Court documents in the Christensen case reveal that its receiver wants to sell “substantially all” of the assets to investor Henry Luken for US$5.5m. Luken owns 50% of the company.

According to a story in The Columbian, the court-appointed receiver, Miles Stover, said selling the assets to Luken would let the shipyard continue operations and avoid liquidation. After being shuttered in February, Stover last week restored operations. He has rehired more than 70 employees. At its peak, the yard had about 450 workers.

Superior Court Judge Gregory Gonzalez ordered that Ocean Alexander, which had contracted with Christensen to build its 125ft megayacht series, could remove two unfinished hulls from the property. Ocean Alexander said in a court filing that it had advanced more than US$6m to Christensen for these two hulls. That, the Taiwan-based brand said, was over 46% of the contract price and “well in excess of the progress on the construction of the yachts.”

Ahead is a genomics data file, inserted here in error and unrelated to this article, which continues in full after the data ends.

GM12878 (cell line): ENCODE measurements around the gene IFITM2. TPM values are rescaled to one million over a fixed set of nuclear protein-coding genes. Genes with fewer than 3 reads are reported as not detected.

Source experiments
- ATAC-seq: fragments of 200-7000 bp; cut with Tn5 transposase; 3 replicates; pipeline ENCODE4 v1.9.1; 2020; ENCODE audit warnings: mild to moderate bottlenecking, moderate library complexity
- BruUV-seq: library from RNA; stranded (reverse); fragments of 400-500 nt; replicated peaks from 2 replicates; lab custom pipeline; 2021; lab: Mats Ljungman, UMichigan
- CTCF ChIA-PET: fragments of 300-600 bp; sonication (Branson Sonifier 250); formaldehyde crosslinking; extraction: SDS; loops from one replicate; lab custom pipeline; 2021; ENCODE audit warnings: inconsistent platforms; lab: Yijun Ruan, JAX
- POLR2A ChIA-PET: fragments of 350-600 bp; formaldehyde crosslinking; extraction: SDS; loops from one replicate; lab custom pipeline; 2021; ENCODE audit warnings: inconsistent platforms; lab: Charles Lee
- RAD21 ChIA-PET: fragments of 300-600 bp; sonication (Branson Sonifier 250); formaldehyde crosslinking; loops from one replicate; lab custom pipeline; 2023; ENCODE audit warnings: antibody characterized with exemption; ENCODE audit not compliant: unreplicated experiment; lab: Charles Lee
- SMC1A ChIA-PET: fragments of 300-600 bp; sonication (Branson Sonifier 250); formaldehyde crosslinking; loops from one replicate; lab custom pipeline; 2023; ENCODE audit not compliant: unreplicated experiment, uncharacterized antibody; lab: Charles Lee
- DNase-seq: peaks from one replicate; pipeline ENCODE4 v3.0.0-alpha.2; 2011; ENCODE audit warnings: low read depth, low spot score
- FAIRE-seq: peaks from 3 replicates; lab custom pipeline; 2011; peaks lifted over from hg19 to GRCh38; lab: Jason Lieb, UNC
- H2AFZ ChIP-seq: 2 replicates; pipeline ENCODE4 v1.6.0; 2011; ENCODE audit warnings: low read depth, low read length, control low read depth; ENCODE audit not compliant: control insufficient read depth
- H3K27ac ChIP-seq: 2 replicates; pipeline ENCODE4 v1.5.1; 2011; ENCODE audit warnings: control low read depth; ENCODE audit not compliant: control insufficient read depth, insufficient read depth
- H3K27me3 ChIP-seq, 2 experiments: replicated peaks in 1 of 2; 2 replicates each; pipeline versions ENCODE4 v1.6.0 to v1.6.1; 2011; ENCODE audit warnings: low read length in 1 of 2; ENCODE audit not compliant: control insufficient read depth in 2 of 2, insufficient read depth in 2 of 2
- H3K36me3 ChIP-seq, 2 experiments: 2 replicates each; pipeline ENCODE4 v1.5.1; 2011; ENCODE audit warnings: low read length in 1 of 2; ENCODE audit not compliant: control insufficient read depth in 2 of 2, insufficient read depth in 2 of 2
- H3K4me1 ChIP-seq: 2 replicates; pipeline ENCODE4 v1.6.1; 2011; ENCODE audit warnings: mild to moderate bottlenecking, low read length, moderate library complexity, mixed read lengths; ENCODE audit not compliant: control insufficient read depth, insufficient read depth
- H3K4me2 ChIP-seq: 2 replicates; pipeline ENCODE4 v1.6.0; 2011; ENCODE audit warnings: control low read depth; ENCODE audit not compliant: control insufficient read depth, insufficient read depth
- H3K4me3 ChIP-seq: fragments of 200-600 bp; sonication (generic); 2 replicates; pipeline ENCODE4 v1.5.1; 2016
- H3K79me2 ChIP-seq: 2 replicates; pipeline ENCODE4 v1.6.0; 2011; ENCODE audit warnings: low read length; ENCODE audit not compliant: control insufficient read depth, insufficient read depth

Stover told the court that, after being appointed receiver in March, he uncovered “a financial mess” at Christensen. Stover said his investigation “revealed books of records that indicate a history of very weak internal controls, a general lack of segregation of duties, and non-adherence to generally accepted accounting principles.”

In court documents, Stover said that selling the assets to a buyer who would operate Christensen as a going concern would provide the “highest and best return” to creditors.

Under the terms, Luken would have control of contracts for the completion of hulls 36, 38 and 40. Luken would also control Christensen’s land lease.

According to the story, Stover wrote that he has been approached by other parties about buying Christensen’s assets, but no other party has made a firm offer. Judge Gonzalez is expected to decide on the proposal to sell the assets to Luken on June 19. The deal, if it goes ahead, could close no later than June 30.